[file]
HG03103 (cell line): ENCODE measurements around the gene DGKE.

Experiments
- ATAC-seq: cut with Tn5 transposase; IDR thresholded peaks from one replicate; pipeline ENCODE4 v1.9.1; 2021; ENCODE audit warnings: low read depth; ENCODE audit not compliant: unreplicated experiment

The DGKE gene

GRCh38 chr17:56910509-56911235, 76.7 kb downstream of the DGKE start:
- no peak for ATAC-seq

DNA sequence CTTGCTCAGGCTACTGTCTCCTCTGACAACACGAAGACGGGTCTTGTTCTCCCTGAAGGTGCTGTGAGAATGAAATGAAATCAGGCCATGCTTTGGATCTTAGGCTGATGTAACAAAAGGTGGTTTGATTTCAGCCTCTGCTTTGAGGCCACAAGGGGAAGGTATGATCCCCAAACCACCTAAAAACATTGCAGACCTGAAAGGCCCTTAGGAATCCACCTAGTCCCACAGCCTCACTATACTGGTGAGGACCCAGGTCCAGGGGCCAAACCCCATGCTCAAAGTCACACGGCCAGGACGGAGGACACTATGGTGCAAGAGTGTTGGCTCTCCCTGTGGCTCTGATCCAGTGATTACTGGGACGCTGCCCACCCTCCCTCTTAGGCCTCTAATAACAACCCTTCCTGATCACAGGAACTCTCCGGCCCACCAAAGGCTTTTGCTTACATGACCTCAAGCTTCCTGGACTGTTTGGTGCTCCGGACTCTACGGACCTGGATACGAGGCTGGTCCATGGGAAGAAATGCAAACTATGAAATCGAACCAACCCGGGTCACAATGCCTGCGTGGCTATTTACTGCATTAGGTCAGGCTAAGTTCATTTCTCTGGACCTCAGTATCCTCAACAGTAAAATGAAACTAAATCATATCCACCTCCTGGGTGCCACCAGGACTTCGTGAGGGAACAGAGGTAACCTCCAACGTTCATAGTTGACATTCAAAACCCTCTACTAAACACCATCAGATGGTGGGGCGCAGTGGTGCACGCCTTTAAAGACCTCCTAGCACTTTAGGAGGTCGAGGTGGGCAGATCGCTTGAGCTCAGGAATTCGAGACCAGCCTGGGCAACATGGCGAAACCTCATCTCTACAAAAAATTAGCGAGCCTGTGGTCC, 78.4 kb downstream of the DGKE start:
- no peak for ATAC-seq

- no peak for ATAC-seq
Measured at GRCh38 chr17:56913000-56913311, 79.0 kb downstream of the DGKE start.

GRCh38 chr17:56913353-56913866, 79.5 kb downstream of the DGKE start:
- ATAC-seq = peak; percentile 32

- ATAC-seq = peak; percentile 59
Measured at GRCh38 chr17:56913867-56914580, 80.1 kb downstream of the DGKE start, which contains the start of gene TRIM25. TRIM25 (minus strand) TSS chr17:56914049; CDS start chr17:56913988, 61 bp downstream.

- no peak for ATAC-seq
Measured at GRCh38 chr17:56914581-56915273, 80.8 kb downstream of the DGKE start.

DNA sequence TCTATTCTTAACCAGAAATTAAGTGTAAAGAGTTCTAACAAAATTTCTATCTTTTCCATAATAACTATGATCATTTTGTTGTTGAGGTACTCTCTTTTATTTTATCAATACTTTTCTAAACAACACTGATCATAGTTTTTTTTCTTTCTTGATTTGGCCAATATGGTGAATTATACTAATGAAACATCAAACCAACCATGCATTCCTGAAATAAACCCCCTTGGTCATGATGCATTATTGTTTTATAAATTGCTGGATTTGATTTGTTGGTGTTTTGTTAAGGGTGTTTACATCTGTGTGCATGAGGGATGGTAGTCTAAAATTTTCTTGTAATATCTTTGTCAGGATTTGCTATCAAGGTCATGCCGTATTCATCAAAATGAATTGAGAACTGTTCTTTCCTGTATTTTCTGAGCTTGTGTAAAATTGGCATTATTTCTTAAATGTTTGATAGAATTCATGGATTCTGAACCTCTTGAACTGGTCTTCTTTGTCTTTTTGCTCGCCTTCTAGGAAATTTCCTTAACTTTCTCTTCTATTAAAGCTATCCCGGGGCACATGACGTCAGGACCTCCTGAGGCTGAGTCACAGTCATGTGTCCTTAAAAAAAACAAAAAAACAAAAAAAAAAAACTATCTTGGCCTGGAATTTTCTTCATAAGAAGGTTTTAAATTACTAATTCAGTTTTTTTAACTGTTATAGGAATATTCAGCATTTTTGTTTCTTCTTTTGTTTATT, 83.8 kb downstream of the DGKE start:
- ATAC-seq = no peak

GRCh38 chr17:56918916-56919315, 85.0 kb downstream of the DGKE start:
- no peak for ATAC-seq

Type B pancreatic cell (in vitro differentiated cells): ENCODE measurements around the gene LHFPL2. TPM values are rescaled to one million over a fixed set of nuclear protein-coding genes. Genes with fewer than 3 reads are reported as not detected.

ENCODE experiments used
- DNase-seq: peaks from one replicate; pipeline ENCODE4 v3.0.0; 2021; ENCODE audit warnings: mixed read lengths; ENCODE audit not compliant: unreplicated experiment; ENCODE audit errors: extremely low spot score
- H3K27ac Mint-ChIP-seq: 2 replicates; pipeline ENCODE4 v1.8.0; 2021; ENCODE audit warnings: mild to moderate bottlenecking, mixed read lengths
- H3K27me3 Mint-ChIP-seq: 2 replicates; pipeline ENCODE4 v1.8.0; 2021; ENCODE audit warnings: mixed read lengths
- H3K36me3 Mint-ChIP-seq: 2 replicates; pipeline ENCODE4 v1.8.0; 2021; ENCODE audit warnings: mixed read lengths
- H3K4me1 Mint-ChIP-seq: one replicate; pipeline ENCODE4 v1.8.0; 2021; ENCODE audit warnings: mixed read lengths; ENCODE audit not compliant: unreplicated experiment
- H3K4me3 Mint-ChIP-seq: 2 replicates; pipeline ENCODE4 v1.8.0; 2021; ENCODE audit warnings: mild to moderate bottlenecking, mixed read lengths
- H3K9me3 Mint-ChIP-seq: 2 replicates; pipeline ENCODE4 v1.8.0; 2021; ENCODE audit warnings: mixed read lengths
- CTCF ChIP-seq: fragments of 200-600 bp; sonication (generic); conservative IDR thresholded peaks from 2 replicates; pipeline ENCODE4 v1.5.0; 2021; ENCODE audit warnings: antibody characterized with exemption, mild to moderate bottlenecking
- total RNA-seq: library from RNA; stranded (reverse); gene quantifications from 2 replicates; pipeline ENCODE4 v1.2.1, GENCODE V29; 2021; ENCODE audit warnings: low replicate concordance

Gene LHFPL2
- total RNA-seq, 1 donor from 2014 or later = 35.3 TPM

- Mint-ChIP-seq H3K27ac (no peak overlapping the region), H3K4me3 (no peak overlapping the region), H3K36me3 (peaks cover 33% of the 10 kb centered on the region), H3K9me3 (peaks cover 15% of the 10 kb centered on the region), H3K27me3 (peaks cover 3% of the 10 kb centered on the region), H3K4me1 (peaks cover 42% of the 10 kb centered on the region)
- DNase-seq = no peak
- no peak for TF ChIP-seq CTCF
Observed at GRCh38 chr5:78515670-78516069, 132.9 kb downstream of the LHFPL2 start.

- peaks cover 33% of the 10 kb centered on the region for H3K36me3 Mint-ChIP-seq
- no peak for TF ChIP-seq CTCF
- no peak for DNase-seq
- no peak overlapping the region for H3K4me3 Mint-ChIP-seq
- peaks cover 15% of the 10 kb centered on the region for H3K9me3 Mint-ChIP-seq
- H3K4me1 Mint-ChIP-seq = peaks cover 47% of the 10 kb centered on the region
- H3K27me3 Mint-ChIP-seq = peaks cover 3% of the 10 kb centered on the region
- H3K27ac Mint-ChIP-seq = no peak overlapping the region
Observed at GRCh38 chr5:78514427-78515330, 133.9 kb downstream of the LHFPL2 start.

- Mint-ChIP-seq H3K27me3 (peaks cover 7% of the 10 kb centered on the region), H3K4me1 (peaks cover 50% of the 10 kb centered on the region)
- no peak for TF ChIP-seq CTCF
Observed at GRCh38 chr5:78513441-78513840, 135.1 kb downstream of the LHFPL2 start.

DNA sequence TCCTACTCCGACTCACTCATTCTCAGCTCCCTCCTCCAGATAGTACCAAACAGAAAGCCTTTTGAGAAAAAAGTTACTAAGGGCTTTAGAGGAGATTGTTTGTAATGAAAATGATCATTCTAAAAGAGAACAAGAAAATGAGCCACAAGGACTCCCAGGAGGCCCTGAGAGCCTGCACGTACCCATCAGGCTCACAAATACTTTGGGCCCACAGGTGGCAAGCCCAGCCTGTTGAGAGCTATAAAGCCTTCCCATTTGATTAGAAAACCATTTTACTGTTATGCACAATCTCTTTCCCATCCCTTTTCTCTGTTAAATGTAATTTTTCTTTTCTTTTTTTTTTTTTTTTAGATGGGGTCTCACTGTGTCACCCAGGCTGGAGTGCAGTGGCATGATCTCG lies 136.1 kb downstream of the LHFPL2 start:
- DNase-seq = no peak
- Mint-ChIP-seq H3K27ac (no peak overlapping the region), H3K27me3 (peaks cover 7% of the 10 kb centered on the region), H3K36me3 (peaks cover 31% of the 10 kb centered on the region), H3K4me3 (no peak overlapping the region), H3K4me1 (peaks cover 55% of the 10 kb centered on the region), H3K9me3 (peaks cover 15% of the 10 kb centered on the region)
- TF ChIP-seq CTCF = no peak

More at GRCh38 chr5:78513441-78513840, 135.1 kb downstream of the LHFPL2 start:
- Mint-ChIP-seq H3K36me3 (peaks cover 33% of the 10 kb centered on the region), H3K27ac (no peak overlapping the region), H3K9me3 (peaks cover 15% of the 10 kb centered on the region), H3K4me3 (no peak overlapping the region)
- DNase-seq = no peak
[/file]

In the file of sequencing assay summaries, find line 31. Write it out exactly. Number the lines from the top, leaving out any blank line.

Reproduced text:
- total RNA-seq: library from RNA; stranded (reverse); gene quantifications from 2 replicates; pipeline ENCODE4 v1.2.1, GENCODE V29; 2021; ENCODE audit warnings: low replicate concordance